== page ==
Chocolate Feather Bed
Over New Year's weekend when Jeff's mother held a family brunch, she asked if I would bring a cake for Jeff's father, whose birthday was yesterday. It doesn't take much to convince me to bake, and I immediately said I'd be happy to bring a cake. Jeff's father loves chocolate. I've made chocolate cupcakes with chocolate frosting and brownies for him a few times in the past. With this in mind, I set out to find a cake.
I finally decided on the Chocolate Feather Bed from Rose's Heavenly Cakes, which is described as having "slim layers of flourless mousselike chocolate cake filled with whipped ganache." I knew it would be perfect.
While I like the recipes in Rose's Heavenly Cakes, I absolutely hate the layout and don't find the charts and the way the recipes are written very user-friendly. Also in order to make this cake you need two batches of the recipe, and if you don't read carefully, you wouldn't know that. I wish the book had been designed to be a little more straightforward. Below I've rewritten the recipe, simplifying it, combining batches, and taking out some unnecessary steps, like putting the chocolate in a food processor.
Chocolate Feather Bed (adapted from Roses's Heavenly Cakes)
(Print this recipe)
8 ounces Ghirardelli bittersweet chocolate chips (or other 62% chocolate, chopped)
1/2 cup plus 4 tablespoons superfine sugar, divided
12 large eggs, separated
1 1/2 teaspoons cream of tartar
4 ounces Ghirardelli bittersweet chocolate chips (or other 62% chocolate, chopped)
2 cups heavy cream
1 teaspoon vanilla extract
Small, thick block of dark chocolate (I used Callebaut bittersweet)
Coat two 17-by-12-inch sheet pans with shortening, and line them with parchment paper. Then spray the parchment with baking spray and coat the pans lightly with flour.
Preheat the oven to 350 degrees.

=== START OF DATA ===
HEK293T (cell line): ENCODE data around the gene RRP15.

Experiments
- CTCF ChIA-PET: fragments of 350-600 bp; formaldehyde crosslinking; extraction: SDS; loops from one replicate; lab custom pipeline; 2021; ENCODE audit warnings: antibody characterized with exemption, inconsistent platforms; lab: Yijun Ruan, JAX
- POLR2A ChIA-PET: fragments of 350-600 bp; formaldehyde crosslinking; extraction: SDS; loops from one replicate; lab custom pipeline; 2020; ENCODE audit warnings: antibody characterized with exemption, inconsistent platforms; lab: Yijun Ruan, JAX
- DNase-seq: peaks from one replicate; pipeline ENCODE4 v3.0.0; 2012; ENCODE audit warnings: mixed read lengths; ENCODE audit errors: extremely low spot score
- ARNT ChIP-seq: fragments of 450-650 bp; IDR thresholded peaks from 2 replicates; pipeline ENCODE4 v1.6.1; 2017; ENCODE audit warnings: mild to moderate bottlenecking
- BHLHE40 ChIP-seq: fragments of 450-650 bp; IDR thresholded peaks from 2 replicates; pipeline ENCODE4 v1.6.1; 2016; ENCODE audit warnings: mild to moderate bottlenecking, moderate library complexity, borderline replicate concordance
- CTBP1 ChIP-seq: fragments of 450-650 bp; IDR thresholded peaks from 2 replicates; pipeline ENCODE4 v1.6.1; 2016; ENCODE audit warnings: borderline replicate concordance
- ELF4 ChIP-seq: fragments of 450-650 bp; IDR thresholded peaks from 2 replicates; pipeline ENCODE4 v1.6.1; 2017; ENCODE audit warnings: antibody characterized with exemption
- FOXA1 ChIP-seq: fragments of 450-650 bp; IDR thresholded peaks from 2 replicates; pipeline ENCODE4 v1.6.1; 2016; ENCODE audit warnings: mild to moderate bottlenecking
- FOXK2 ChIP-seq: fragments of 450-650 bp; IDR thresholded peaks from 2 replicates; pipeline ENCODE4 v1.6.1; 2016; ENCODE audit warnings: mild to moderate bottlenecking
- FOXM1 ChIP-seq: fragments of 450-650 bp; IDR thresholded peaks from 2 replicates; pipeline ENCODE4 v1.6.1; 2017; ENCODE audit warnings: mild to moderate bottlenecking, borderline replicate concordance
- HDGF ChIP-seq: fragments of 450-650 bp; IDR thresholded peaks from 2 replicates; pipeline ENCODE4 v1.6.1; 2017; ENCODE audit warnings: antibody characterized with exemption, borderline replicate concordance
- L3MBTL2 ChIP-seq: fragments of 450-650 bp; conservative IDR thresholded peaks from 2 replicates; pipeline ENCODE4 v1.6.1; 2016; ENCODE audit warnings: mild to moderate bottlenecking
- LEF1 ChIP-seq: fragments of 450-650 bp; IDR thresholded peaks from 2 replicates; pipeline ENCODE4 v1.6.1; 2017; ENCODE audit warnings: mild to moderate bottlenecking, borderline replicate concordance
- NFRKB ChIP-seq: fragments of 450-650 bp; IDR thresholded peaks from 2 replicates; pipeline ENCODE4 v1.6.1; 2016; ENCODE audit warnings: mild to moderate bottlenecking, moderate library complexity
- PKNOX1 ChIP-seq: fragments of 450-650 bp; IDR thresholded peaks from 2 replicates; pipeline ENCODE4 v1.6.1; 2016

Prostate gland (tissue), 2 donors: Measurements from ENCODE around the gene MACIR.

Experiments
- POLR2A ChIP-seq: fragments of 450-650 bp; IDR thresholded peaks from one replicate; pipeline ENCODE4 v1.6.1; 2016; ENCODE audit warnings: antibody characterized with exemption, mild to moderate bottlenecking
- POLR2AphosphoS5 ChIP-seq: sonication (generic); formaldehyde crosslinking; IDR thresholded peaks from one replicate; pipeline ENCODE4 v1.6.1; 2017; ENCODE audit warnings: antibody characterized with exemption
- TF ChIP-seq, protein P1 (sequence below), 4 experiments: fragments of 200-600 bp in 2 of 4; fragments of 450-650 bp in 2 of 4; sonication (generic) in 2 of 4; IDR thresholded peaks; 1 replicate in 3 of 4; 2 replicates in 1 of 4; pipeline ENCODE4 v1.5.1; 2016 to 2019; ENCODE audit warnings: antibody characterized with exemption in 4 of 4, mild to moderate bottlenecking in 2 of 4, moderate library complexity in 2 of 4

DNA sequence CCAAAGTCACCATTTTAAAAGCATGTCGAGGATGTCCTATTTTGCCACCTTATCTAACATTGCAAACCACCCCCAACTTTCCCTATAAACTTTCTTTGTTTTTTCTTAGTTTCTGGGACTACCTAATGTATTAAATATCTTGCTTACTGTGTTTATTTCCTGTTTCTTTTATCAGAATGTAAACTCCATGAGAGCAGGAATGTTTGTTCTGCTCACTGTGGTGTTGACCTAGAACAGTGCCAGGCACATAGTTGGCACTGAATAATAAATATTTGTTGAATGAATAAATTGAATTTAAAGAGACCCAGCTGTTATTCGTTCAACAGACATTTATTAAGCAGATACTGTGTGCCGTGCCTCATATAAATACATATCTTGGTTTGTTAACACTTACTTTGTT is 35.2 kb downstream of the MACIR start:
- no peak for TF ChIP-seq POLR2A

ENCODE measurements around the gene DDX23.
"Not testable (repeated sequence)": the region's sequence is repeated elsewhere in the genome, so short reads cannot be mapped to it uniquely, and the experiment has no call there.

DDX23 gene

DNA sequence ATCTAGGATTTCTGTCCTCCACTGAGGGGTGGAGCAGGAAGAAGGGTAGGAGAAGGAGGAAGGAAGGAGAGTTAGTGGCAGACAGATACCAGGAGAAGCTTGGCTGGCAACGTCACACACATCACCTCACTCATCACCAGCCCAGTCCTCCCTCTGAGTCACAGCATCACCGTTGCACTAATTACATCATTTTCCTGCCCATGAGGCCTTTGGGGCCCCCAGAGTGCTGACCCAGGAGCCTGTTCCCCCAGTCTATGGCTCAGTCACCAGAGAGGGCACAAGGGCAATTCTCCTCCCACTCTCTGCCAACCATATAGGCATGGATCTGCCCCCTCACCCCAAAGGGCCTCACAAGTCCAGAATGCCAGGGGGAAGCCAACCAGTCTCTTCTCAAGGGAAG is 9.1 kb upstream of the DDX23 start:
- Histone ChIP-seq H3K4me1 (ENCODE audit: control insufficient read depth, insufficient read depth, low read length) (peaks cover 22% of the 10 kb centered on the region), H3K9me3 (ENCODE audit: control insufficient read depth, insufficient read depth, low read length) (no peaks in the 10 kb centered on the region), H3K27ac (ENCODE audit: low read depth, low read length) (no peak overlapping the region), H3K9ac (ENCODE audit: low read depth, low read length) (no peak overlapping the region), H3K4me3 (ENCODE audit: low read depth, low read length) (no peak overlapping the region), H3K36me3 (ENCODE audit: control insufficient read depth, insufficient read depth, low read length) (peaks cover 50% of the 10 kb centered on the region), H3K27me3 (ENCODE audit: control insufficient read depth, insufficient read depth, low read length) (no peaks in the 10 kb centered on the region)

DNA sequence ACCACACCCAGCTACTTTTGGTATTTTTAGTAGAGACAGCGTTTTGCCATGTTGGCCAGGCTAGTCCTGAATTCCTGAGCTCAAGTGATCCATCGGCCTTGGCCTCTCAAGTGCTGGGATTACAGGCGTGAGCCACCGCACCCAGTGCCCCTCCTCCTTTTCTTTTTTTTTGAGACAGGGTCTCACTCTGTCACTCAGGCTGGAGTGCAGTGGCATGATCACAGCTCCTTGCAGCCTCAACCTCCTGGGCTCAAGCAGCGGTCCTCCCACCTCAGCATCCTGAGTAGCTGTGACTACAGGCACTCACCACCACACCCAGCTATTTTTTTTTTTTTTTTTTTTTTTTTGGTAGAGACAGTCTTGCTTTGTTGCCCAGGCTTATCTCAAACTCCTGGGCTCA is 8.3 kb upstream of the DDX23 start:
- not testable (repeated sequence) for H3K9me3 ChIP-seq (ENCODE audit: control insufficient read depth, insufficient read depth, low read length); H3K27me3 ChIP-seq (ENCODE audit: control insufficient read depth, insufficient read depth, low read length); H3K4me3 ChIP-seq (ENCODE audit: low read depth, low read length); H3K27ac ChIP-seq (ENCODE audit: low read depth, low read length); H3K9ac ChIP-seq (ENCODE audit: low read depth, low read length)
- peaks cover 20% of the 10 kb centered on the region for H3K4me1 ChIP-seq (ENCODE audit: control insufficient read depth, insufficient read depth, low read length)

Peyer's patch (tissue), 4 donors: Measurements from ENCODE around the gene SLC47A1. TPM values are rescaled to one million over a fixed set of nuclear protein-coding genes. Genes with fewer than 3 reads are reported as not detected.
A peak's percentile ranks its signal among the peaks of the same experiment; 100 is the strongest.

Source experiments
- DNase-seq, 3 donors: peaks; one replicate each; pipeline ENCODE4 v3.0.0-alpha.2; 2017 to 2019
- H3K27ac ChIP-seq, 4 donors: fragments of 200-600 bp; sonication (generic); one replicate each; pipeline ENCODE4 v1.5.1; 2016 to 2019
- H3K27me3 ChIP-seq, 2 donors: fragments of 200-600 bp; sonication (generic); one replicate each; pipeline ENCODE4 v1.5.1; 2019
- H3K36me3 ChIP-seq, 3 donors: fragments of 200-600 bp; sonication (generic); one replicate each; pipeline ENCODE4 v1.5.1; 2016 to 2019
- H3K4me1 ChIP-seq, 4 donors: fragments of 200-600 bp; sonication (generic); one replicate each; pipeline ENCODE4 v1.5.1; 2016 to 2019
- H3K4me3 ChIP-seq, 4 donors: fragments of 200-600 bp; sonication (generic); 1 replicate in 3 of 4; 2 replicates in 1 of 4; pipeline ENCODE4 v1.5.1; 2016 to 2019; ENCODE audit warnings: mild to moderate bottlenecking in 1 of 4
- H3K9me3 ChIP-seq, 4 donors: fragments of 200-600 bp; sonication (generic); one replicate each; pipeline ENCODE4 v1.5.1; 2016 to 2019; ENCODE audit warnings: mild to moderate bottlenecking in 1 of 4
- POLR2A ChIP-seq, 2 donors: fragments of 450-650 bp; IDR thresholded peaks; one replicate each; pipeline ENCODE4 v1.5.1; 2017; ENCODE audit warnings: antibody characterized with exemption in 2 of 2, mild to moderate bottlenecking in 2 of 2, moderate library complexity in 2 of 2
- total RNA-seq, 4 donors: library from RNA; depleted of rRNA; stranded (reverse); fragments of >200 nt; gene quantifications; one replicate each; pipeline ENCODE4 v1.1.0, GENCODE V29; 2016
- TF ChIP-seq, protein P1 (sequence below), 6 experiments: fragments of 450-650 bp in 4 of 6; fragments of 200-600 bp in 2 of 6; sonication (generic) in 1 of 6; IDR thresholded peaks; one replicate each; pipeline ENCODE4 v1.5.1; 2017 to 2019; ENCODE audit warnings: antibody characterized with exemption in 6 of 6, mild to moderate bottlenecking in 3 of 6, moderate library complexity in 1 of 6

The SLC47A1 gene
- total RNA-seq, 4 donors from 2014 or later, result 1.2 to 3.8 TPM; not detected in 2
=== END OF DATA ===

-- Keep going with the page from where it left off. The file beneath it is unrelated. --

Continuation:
In a microwave-safe bowl, gently microwave the chocolate until melted.
(I start with 1 min at 50% power, stir, and then do 15- to 20-second increments after that, stirring between each.) Stir until completely melted, and then set the chocolate aside to cool.
In bowl of stand mixer fitted with whisk attachment, beat 1/2 cup of the sugar with the egg yolks on high speed for 5 minutes, or until thick and fluffy. When you lift the whisk, the mixture will fall in ribbons.
Add the chocolate, and beat on medium speed, scraping the bowl as needed, until incorporated.
Scrape the mixture into a large bowl, and set it aside.
Thoroughly wash and dry the stand mixer bowl and whisk attachment, and reattach them to the stand mixer.
In the stand mixer fitted with the whisk attachment, beat the egg whites on medium speed until foamy. Turn the mixer off, and add the cream of tartar. Beat at medium speed until soft peaks form. Raise speed to medium-high, and gradually beat in the remaining 4 tablespoons of sugar. Continue beating until stiff peaks form when whisk is raised.
Whisk some of the egg white mixture into the chocolate mixture to loosen it.
The using a rubber spatula, fold the rest of the egg white mixture into the chocolate mixture.
If you have a scale, measure about 16 ounces of batter into each pan. If you don't have a scale, try to divide the batter evenly between the two pans.
Using an offset spatula, spread the batter evenly into the pans and smooth the tops. I tapped the pans against the counter a few times too to release any bubbles and make sure they were flat.
Bake the cakes for 18 to 20 minutes, rotating pans from top to bottom, back to front, after 10 minutes. The cakes are done when they spring back when lightly touched in the center.
Transfer the pans to cooling racks, and cover the cakes with clean towels. Allow them to cool completely.